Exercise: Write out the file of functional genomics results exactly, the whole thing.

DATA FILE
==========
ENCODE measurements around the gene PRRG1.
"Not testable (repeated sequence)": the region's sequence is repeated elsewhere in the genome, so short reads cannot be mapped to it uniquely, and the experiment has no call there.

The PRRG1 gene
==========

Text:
ENCODE measurements around the gene PRRG1.
"Not testable (repeated sequence)": the region's sequence is repeated elsewhere in the genome, so short reads cannot be mapped to it uniquely, and the experiment has no call there.

The PRRG1 gene